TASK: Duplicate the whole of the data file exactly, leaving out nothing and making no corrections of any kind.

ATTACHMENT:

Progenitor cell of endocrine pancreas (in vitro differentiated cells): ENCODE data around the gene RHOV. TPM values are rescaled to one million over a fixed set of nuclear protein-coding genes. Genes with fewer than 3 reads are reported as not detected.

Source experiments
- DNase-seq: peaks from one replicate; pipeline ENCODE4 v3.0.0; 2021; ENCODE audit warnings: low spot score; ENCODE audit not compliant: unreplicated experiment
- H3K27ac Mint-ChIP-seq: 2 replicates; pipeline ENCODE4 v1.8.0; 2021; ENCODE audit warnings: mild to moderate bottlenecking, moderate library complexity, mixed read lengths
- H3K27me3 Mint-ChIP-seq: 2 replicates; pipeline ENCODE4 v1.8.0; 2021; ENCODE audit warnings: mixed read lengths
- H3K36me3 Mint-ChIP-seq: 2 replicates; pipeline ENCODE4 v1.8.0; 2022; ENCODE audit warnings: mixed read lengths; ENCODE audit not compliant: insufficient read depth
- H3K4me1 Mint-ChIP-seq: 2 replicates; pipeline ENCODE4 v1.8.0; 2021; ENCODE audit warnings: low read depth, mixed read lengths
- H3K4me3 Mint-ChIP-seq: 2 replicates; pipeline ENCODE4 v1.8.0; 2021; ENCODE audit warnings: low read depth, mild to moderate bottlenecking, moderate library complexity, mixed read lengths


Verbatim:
Progenitor cell of endocrine pancreas (in vitro differentiated cells): ENCODE data around the gene RHOV. TPM values are rescaled to one million over a fixed set of nuclear protein-coding genes. Genes with fewer than 3 reads are reported as not detected.

Source experiments
- DNase-seq: peaks from one replicate; pipeline ENCODE4 v3.0.0; 2021; ENCODE audit warnings: low spot score; ENCODE audit not compliant: unreplicated experiment
- H3K27ac Mint-ChIP-seq: 2 replicates; pipeline ENCODE4 v1.8.0; 2021; ENCODE audit warnings: mild to moderate bottlenecking, moderate library complexity, mixed read lengths
- H3K27me3 Mint-ChIP-seq: 2 replicates; pipeline ENCODE4 v1.8.0; 2021; ENCODE audit warnings: mixed read lengths
- H3K36me3 Mint-ChIP-seq: 2 replicates; pipeline ENCODE4 v1.8.0; 2022; ENCODE audit warnings: mixed read lengths; ENCODE audit not compliant: insufficient read depth
- H3K4me1 Mint-ChIP-seq: 2 replicates; pipeline ENCODE4 v1.8.0; 2021; ENCODE audit warnings: low read depth, mixed read lengths
- H3K4me3 Mint-ChIP-seq: 2 replicates; pipeline ENCODE4 v1.8.0; 2021; ENCODE audit warnings: low read depth, mild to moderate bottlenecking, moderate library complexity, mixed read lengths